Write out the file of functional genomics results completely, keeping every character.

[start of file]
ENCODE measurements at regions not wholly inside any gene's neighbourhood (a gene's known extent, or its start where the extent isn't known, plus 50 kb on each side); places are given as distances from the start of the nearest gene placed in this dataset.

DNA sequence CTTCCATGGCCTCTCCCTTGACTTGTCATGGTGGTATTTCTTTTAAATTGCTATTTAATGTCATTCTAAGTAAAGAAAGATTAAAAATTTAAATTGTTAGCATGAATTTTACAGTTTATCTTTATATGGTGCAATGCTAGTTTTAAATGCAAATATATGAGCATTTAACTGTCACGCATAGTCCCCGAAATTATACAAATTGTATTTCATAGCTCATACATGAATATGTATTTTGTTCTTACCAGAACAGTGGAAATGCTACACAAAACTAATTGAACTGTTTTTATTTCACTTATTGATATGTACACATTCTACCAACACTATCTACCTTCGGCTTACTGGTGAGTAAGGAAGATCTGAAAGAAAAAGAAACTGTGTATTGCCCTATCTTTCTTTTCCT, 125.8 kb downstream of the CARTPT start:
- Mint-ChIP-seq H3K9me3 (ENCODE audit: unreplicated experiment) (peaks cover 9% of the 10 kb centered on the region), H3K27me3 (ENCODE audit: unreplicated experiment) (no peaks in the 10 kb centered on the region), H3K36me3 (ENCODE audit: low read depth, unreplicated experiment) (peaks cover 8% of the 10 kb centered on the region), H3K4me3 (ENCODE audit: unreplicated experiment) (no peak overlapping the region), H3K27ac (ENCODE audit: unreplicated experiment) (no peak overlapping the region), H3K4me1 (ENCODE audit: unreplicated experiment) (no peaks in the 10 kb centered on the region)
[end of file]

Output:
ENCODE measurements at regions not wholly inside any gene's neighbourhood (a gene's known extent, or its start where the extent isn't known, plus 50 kb on each side); places are given as distances from the start of the nearest gene placed in this dataset.

DNA sequence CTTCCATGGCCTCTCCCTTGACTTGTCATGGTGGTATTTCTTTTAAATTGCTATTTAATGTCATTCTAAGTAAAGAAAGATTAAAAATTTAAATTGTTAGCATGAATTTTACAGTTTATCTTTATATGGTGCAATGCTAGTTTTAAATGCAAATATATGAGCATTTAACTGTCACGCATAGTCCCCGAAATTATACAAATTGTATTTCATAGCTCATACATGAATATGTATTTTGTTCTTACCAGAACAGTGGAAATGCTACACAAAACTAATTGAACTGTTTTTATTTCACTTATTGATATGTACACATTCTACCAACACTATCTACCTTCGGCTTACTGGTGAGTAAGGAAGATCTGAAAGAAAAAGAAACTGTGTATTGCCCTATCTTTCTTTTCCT, 125.8 kb downstream of the CARTPT start:
- Mint-ChIP-seq H3K9me3 (ENCODE audit: unreplicated experiment) (peaks cover 9% of the 10 kb centered on the region), H3K27me3 (ENCODE audit: unreplicated experiment) (no peaks in the 10 kb centered on the region), H3K36me3 (ENCODE audit: low read depth, unreplicated experiment) (peaks cover 8% of the 10 kb centered on the region), H3K4me3 (ENCODE audit: unreplicated experiment) (no peak overlapping the region), H3K27ac (ENCODE audit: unreplicated experiment) (no peak overlapping the region), H3K4me1 (ENCODE audit: unreplicated experiment) (no peaks in the 10 kb centered on the region)